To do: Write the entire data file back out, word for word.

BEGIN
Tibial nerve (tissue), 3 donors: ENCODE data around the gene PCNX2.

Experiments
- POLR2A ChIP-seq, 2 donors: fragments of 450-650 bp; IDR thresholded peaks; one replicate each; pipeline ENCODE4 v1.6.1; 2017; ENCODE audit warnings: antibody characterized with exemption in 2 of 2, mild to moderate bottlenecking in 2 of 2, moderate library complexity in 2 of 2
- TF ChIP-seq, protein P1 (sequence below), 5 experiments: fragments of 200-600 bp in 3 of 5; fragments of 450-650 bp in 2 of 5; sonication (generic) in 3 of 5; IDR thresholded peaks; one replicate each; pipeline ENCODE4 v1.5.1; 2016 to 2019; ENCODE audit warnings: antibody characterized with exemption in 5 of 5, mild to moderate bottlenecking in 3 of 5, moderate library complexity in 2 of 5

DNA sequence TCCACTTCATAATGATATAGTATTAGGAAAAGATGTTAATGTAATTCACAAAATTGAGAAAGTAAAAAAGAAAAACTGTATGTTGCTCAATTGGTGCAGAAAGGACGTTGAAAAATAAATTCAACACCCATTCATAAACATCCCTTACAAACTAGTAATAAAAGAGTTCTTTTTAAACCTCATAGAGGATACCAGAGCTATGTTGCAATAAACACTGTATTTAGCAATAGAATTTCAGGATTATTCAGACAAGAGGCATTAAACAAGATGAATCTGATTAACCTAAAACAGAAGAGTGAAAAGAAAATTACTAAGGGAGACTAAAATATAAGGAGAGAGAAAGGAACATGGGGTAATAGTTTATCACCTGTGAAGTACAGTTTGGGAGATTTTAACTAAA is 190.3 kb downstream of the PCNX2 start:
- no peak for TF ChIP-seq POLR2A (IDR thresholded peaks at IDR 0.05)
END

Tibial nerve (tissue), 3 donors: ENCODE data around the gene PCNX2.

Experiments
- POLR2A ChIP-seq, 2 donors: fragments of 450-650 bp; IDR thresholded peaks; one replicate each; pipeline ENCODE4 v1.6.1; 2017; ENCODE audit warnings: antibody characterized with exemption in 2 of 2, mild to moderate bottlenecking in 2 of 2, moderate library complexity in 2 of 2
- TF ChIP-seq, protein P1 (sequence below), 5 experiments: fragments of 200-600 bp in 3 of 5; fragments of 450-650 bp in 2 of 5; sonication (generic) in 3 of 5; IDR thresholded peaks; one replicate each; pipeline ENCODE4 v1.5.1; 2016 to 2019; ENCODE audit warnings: antibody characterized with exemption in 5 of 5, mild to moderate bottlenecking in 3 of 5, moderate library complexity in 2 of 5

DNA sequence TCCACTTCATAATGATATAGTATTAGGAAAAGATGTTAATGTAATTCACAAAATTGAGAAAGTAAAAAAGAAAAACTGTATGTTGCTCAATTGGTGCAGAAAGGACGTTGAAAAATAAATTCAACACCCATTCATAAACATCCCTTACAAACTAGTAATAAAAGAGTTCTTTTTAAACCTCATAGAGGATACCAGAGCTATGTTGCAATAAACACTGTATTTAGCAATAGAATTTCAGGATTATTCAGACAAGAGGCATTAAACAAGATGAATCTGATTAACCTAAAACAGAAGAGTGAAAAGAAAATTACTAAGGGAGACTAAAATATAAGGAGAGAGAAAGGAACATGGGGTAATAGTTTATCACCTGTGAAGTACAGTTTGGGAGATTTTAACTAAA is 190.3 kb downstream of the PCNX2 start:
- no peak for TF ChIP-seq POLR2A (IDR thresholded peaks at IDR 0.05)